My Ammi Raised Me All By Herself And Her Journey Made Me Appreciate Single Mothers A LOT

By Aisha Saeed | 30 Mar, 2019

My ammi is a proud representation of single mothers and I’m so proud of her

Last year, I remember coming across an article about our beloved Mahira Khan which was titled, “Married at 23, Divorced at 31, Mahira Khan Is Single Mother of 3-Year-Old Baby Boy.” Although the article itself was complimentary of Mahira’s achievements, the labels married,” “divorced,” and “single mother” were the only narratives presented about her in the headline. They acted as a reminder of the social stigma attached to being a divorced single mother in our society. Further, it reiterated the backward binaries that still exist to put Pakistani women in comfortable categories created by men.


Single mothers rarely get appreciated. As a daughter of a Pakistani single mother, I have always felt it imperative to create a dialogue about this. 

You see, my mum was married off at the age of at 25 to a man that lived in London. Shortly after her arrival to London, it became apparent that the dominant toxic, patriarchal culture across large parts of Pakistan that deems women and girls as subhuman, had followed her in the form of her husband.


My mother was already a qualified psychologist before she arrived in London. She still describes how excited she was to further her education and training.

However, she was not “allowed” to continue her career or keep in touch with her friends and colleagues from Pakistan. So, after 5 years of being trapped in a hellish marriage, my mother fought for and finally managed to file for divorce. And so began the start of her new life  – raising my older brother and me, alone, in a foreign country.

Her decision was not taken lightly by her family and there was, of course, the classic rhetoric of “log kya kaheinge?

Source: @thepakistanimarthastewart/Instagram

My mum didn’t give a flying fuck. She disallowed our culture’s expectations to imprison her in a loveless and abusive marriage that reduced her identity to a sacrificial bahu, and pursued a successful career in counseling and psychotherapy. Her journey was not easy, though.

Being a Pakistani woman living in Britain had its own challenges. In the West, South Asian women are often seen as quiet, invisible and submissive. However, my mum persevered, overcame such biases and became a qualified family therapist.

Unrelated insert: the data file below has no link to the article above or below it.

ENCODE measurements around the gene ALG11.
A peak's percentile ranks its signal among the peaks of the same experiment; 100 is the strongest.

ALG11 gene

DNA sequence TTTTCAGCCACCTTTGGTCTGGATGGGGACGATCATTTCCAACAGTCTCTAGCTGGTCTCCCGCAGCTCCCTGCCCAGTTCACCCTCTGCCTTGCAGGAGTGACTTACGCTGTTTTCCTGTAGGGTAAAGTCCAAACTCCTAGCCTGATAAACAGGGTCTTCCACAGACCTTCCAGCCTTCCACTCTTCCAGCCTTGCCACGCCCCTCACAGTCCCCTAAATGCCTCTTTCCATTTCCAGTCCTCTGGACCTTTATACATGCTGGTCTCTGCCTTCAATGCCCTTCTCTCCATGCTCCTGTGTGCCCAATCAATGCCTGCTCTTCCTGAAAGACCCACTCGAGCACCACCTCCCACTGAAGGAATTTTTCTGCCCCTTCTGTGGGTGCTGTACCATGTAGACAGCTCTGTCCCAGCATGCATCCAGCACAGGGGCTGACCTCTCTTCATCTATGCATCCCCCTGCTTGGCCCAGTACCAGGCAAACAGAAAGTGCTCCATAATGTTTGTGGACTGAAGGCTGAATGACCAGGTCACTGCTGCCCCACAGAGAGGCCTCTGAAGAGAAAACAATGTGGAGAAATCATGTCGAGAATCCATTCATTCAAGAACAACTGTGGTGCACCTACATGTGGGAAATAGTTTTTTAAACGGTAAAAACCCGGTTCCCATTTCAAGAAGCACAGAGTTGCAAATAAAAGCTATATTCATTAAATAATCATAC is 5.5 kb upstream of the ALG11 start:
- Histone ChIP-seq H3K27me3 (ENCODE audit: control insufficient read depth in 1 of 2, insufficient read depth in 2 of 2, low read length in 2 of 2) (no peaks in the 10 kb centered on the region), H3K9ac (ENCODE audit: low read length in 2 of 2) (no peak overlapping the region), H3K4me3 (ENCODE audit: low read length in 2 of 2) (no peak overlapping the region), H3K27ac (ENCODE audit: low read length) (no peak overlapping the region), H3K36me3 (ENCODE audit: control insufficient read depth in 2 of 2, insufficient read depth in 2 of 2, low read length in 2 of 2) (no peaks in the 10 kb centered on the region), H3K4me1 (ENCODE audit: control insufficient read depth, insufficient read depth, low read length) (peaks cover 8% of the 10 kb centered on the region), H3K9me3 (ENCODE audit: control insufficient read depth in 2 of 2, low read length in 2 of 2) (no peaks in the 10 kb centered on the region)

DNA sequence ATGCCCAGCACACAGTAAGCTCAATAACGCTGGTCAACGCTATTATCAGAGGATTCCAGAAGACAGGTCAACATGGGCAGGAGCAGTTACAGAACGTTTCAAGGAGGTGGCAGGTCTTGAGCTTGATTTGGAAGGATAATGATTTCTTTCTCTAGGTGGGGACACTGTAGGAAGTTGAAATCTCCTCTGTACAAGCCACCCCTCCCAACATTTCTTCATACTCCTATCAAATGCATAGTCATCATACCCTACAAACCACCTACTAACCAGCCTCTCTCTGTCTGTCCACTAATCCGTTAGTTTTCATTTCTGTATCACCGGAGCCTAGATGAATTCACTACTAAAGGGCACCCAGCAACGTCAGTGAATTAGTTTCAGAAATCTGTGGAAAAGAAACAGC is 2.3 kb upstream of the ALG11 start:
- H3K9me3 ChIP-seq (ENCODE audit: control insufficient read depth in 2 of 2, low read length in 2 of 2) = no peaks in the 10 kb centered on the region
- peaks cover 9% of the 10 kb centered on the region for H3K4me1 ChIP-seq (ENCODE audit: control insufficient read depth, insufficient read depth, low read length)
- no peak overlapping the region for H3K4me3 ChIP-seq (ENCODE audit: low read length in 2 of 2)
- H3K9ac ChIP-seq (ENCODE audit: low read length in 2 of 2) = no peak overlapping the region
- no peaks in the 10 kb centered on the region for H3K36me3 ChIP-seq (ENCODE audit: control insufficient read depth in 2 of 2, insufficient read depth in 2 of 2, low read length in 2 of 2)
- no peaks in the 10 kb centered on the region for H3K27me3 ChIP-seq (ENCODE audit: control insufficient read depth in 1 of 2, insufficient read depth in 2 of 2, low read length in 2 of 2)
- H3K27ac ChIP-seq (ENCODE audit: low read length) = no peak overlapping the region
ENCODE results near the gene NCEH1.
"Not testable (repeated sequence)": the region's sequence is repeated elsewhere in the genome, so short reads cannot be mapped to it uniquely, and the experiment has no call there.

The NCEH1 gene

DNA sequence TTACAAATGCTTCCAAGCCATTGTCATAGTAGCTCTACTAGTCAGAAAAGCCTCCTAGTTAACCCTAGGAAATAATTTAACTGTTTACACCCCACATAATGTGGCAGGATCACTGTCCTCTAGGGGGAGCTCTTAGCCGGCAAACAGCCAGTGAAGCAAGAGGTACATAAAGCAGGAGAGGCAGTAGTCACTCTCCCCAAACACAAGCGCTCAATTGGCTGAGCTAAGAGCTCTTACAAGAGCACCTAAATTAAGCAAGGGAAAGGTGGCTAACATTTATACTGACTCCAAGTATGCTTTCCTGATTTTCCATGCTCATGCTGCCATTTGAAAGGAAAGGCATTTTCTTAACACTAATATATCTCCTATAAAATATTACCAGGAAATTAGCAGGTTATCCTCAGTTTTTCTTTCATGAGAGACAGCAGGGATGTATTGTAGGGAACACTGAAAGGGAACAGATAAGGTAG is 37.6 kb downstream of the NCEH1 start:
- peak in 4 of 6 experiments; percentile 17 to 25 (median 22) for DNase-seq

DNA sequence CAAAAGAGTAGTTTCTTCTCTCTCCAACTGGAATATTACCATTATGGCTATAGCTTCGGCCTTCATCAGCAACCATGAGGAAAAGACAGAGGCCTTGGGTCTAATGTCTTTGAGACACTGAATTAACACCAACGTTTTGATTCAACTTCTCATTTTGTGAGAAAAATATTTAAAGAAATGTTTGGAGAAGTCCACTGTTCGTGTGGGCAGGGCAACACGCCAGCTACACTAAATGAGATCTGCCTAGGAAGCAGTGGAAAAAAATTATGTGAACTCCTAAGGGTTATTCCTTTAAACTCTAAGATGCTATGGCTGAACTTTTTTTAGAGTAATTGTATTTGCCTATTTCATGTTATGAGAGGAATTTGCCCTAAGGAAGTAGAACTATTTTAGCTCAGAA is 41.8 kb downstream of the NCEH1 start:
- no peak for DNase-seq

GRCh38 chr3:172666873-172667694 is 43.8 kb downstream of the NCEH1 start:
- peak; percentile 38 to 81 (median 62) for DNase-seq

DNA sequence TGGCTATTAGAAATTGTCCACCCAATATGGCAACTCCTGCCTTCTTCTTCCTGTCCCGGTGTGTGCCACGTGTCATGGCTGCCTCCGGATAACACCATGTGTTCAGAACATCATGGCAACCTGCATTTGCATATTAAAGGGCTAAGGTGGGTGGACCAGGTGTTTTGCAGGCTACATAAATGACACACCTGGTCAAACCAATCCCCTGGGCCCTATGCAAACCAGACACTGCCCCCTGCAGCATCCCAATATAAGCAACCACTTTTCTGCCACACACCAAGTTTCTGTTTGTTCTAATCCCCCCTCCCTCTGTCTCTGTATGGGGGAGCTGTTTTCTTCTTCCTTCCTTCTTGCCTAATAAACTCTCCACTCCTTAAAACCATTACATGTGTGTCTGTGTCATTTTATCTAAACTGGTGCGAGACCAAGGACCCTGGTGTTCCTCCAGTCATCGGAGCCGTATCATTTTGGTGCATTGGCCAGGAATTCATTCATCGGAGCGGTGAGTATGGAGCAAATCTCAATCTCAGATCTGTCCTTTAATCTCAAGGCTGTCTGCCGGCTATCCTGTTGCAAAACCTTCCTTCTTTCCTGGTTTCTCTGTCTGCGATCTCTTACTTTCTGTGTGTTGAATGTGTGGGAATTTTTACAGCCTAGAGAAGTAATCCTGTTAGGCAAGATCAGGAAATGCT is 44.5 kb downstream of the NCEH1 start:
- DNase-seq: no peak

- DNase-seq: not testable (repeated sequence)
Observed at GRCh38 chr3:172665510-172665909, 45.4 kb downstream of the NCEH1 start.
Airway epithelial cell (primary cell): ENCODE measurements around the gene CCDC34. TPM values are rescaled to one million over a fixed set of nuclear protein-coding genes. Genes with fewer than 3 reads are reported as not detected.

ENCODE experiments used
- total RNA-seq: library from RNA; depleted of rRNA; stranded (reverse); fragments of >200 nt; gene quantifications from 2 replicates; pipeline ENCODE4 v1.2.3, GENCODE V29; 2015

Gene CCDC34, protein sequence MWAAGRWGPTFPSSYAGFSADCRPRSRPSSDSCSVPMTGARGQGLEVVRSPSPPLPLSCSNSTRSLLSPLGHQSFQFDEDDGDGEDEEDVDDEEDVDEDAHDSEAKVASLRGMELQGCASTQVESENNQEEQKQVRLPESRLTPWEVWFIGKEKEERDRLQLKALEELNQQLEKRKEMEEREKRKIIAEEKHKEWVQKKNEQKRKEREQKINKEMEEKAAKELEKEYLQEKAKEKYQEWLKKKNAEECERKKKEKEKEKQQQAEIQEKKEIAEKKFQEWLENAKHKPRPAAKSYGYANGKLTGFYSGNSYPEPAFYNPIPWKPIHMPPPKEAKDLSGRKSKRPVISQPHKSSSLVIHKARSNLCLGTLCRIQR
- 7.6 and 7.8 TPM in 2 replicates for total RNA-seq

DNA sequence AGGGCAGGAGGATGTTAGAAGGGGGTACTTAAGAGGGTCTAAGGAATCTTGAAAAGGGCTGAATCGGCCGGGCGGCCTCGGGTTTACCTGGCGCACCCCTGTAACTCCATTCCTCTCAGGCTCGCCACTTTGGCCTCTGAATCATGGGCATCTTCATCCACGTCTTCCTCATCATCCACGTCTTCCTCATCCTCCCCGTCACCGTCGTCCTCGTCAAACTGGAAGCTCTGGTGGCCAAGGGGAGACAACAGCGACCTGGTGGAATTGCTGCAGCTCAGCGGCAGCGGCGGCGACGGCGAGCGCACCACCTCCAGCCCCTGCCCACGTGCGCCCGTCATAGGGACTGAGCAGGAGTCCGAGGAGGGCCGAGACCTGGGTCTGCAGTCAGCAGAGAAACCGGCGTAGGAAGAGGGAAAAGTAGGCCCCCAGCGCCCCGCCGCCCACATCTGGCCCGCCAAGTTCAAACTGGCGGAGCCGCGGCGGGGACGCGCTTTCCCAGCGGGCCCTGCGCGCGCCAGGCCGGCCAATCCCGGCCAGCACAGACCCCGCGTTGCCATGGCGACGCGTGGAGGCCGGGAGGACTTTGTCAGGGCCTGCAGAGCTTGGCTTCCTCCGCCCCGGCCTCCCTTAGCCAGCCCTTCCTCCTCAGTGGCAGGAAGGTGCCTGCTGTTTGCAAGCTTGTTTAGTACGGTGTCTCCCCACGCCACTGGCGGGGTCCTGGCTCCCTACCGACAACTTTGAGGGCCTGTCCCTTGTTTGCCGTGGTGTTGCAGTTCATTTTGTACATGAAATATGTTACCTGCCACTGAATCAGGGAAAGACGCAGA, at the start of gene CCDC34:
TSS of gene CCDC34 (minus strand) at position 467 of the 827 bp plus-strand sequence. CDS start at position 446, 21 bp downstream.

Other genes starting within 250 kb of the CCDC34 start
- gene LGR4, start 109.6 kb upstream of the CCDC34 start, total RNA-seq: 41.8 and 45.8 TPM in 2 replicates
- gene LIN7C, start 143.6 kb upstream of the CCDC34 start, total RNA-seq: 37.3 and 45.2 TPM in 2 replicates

All this was done whilst also making sure my brother and I were fed, clothed and ready for school every morning.


As a child, I never really understood the daily sacrifices my mum made to fulfill the role of both mother and father. She worked hard. Vehemently hard. She was (and still is) an endless support system and my biggest champion.

She silently stuck to her guns, gracefully proved everyone wrong and made her parents super proud.

In the aforementioned article, Mahira describes how she is “an anomaly in [her] country.” In the frequent trips to Pakistan during my lifetime, it’s been clear that this is definitely the case for my mum too. Unfortunately, anything that goes against the norm of a nuclear family in Pakistan feels foreign to the majority and thus, often prompts unwanted commentary. That said, I’ve always been of the mind that such commentary only highlights the disturbance that a strong woman causes in the minds of men.


Basically, it completely throws them off, highlighting the irrational fear of a woman having more knowledge or economic power than men in Pakistan.


In a country where the independence and tenacity of women are often frowned upon, the consistent ability of my mum – and many other Pakistani women across the country – to subvert mindless judgments attached to their circumstances is something I will forever be in awe of.


These women are not just “married,” “divorced,” and “single mother of two,” they are, brave, bold and pioneering. They are emotionally intelligent, moral and loyal.

They are mothers, fathers, and professionals and they will forever be appreciated and loved. Do you think there needs to be a shift in the way we perceive single mothers in our society? Let us know in the comments below.


Reham Khan Just Spoke Up About Her Own Divorce After Someone Shamed Divorced Women With An Aurat March Poster


This Single Mom Picked Herself Up After Getting Divorced Very Young And Rebuilt Her Life As A Successful Educationist


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